Myths which are believed in tend to become true

George Orwell

Holy Ice

I first heard about the legend of the crystal skulls many years ago. I can’t remember now why I became so curious to know more about them, but previously I had painted a series of paintings of the human skull so perhaps it was the combination of those together with a long held love of mineral stones, and a more than passing interest in quantum physics (finding it both utterly fascinating and completely incomprehensible in equal parts) that drew me to start researching their story. A friend told me about the legend of the skulls from the Native American Indian perspective and he suggested I read “Legend of the Crystal Skulls” by Chris Morton and Ceri Louis Thomas which is a compelling account of their journey and extensive research into the story.

Over the past two years I have been working on the twelve paintings that form my tribute to the myth of the crystal skulls which I have called “Holy Ice”. Deliberately not doing the 13th as that seemed to dishonour the legend, each painting seemed to be a different experience. I started very cautiously with the first few, often scraping the painting back completely and starting again, and again…..and again, some taking months to resolve.

Often I would sit in front of a painting for what seemed like hours, almost waiting for it to reveal its individual character, and perhaps it’s whimsical to say that each one seemed to take on their own character as I worked on them, but characters they have certainly become.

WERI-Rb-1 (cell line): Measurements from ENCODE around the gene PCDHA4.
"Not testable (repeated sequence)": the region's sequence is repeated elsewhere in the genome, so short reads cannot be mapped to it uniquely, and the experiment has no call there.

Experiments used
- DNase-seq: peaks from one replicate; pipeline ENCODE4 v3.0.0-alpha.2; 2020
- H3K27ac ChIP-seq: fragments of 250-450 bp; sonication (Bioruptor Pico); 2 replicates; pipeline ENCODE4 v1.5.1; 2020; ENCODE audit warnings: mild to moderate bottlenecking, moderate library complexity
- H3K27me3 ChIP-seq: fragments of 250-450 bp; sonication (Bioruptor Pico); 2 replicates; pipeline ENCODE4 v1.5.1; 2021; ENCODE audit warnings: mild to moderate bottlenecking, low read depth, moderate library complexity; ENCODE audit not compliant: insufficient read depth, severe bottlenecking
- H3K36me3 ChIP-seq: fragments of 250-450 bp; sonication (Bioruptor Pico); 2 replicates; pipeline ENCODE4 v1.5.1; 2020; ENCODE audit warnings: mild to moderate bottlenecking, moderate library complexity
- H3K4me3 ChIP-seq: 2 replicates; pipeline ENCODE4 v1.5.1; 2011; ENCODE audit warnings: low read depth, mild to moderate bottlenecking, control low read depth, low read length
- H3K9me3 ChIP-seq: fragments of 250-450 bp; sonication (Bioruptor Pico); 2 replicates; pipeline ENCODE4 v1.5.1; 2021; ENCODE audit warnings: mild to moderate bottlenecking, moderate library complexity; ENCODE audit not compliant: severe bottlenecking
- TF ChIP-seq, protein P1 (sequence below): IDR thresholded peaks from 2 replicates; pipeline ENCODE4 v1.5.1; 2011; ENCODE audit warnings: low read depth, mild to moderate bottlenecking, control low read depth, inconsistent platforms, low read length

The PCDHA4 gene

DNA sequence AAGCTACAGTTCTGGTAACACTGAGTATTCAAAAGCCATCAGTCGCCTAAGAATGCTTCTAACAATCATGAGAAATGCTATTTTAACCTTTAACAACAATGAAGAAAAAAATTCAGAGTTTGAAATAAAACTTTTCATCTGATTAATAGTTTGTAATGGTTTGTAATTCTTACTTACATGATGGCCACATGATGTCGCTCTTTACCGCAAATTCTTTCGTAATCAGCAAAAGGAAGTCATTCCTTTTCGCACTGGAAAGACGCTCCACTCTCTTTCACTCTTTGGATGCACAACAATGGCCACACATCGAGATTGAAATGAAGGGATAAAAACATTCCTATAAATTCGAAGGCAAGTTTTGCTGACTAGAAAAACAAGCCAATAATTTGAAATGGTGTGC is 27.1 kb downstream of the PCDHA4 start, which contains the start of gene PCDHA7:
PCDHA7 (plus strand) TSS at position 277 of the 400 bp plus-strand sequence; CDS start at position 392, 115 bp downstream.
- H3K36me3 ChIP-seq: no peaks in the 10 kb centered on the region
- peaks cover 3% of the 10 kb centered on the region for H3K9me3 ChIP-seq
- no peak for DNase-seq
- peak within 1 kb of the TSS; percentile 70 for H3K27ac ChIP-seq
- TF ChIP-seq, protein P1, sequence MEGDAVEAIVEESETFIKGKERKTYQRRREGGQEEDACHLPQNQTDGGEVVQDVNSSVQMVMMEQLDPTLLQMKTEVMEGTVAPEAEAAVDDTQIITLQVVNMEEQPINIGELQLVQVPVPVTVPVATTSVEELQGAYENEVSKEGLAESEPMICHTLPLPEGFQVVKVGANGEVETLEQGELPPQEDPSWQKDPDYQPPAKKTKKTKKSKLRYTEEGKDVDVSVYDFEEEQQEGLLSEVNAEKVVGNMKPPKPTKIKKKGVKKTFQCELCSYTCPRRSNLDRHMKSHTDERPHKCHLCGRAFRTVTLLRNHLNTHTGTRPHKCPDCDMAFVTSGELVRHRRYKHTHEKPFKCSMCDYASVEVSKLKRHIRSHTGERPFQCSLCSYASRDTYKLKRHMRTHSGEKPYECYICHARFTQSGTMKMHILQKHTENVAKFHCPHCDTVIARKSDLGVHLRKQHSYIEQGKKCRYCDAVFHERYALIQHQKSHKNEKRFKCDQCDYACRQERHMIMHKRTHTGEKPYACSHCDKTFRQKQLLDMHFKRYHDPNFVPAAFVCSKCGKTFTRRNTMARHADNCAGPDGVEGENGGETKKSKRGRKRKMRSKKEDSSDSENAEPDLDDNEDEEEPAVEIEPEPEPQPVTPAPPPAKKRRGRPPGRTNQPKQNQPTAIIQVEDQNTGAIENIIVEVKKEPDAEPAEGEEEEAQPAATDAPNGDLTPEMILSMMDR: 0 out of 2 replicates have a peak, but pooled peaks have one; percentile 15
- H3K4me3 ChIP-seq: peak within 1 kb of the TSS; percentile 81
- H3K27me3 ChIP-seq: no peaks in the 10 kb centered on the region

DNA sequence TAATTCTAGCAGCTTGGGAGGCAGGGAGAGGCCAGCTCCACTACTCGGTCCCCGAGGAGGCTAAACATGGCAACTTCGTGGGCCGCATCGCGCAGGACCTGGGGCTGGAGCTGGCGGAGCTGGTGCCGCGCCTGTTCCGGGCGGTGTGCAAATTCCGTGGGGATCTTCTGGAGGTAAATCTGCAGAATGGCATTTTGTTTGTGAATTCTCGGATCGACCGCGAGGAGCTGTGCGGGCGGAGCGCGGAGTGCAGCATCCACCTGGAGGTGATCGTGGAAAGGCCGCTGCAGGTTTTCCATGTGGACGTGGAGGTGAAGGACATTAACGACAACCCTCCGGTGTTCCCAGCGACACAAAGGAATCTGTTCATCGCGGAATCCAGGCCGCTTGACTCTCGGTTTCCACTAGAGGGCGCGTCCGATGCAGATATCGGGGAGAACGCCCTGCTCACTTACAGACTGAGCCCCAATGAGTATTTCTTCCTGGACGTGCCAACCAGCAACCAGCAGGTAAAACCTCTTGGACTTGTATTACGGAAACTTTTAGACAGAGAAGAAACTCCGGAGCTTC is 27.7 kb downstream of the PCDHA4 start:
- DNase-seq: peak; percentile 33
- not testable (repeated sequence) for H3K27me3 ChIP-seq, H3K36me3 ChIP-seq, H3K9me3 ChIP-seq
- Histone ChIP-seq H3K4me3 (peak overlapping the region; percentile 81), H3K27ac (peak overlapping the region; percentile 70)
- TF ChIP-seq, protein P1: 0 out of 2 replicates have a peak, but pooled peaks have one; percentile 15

Pieces from the Exhibition

* The paintings are on linen canvas on robust stretchers and measure 90cm square. Most are gesso and oil, one is acrylic and pastel.

N.B. Many thanks to Michael Kilcooley of Meantime Media for the video, and to Stefan Cartwright for the soundtrack on the video which comes from his Quiet Illumination CD.

The Black Paintings

These drawings are a continuation of my work from the Extreme Poses Life Class with Paul Fowler at Pegasus Arts. They are my immediate response to the extraordinary poses the models can achieve. They seem to have a sense of power and freedom with no boundaries, to be part of space itself.

They are on 90cm square canvas and are mostly charcoal and pastel on an acrylic ground. They are set in ash frames which have been hand painted and placed under museum quality UV resistant glass to avoid fading and reflection. The overall measurement is finally 96 cm square.

Drawings

Life Drawings

Paintings

THE IMAGINARY BODY

This exhibition was held at The Printmakers’ Gallery next door to my studio in Griffin Mill, and the paintings were based on the Extreme Poses Life Class held by Paul Fowler at Pegasus Arts.

I was absolutely delighted with everyone’s response to the work, and as a result I sold nearly every one.

24 Oct Saturday 2015 Location:
Griffin Mill, Stroud, GL5 2AZ

The Imaginary Body

Author: Susan Stewart

"The body presents the paradox of contained and container at once. Thus our attention continually focused upon the boundaries or limits of the body; known from an exterior, the limits of the body as object, known from an interior, the limits of its physical extension into space."

Pieces from the Exhibition

* These works are charcoal, graphite, pastel, ink and acrylic on 90cm square canvases.

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Contact

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Griffin Mill
London Road
Thrupp
Stroud
Glos
GL5 2AZ

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07554 455775